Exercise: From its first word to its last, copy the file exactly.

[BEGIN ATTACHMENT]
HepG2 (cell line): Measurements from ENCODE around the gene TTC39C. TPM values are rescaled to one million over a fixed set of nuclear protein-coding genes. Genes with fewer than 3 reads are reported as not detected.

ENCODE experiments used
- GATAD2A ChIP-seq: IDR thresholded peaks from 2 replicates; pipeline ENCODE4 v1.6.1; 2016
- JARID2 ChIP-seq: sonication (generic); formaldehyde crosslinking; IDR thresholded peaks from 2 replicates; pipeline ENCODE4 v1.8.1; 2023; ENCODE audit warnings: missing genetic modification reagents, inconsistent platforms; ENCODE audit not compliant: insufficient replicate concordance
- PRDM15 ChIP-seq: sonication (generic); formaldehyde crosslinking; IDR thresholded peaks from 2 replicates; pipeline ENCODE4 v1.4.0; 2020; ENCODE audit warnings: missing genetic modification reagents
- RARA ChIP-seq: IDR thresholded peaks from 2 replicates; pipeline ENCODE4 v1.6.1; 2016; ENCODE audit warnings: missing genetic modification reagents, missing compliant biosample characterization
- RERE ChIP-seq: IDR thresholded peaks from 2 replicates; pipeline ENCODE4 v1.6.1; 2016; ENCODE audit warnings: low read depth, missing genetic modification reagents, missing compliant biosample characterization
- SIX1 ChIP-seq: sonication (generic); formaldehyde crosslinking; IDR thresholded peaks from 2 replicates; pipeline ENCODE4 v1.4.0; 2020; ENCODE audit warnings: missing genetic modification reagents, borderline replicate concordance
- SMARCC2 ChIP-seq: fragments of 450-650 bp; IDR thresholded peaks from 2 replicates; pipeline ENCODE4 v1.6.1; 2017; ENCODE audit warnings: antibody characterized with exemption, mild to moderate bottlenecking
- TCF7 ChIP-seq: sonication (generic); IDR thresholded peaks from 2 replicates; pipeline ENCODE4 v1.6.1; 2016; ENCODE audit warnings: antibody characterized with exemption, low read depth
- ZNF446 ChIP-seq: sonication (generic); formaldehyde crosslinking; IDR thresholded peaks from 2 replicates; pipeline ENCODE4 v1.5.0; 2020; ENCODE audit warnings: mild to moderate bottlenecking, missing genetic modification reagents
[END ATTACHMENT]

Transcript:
HepG2 (cell line): Measurements from ENCODE around the gene TTC39C. TPM values are rescaled to one million over a fixed set of nuclear protein-coding genes. Genes with fewer than 3 reads are reported as not detected.

ENCODE experiments used
- GATAD2A ChIP-seq: IDR thresholded peaks from 2 replicates; pipeline ENCODE4 v1.6.1; 2016
- JARID2 ChIP-seq: sonication (generic); formaldehyde crosslinking; IDR thresholded peaks from 2 replicates; pipeline ENCODE4 v1.8.1; 2023; ENCODE audit warnings: missing genetic modification reagents, inconsistent platforms; ENCODE audit not compliant: insufficient replicate concordance
- PRDM15 ChIP-seq: sonication (generic); formaldehyde crosslinking; IDR thresholded peaks from 2 replicates; pipeline ENCODE4 v1.4.0; 2020; ENCODE audit warnings: missing genetic modification reagents
- RARA ChIP-seq: IDR thresholded peaks from 2 replicates; pipeline ENCODE4 v1.6.1; 2016; ENCODE audit warnings: missing genetic modification reagents, missing compliant biosample characterization
- RERE ChIP-seq: IDR thresholded peaks from 2 replicates; pipeline ENCODE4 v1.6.1; 2016; ENCODE audit warnings: low read depth, missing genetic modification reagents, missing compliant biosample characterization
- SIX1 ChIP-seq: sonication (generic); formaldehyde crosslinking; IDR thresholded peaks from 2 replicates; pipeline ENCODE4 v1.4.0; 2020; ENCODE audit warnings: missing genetic modification reagents, borderline replicate concordance
- SMARCC2 ChIP-seq: fragments of 450-650 bp; IDR thresholded peaks from 2 replicates; pipeline ENCODE4 v1.6.1; 2017; ENCODE audit warnings: antibody characterized with exemption, mild to moderate bottlenecking
- TCF7 ChIP-seq: sonication (generic); IDR thresholded peaks from 2 replicates; pipeline ENCODE4 v1.6.1; 2016; ENCODE audit warnings: antibody characterized with exemption, low read depth
- ZNF446 ChIP-seq: sonication (generic); formaldehyde crosslinking; IDR thresholded peaks from 2 replicates; pipeline ENCODE4 v1.5.0; 2020; ENCODE audit warnings: mild to moderate bottlenecking, missing genetic modification reagents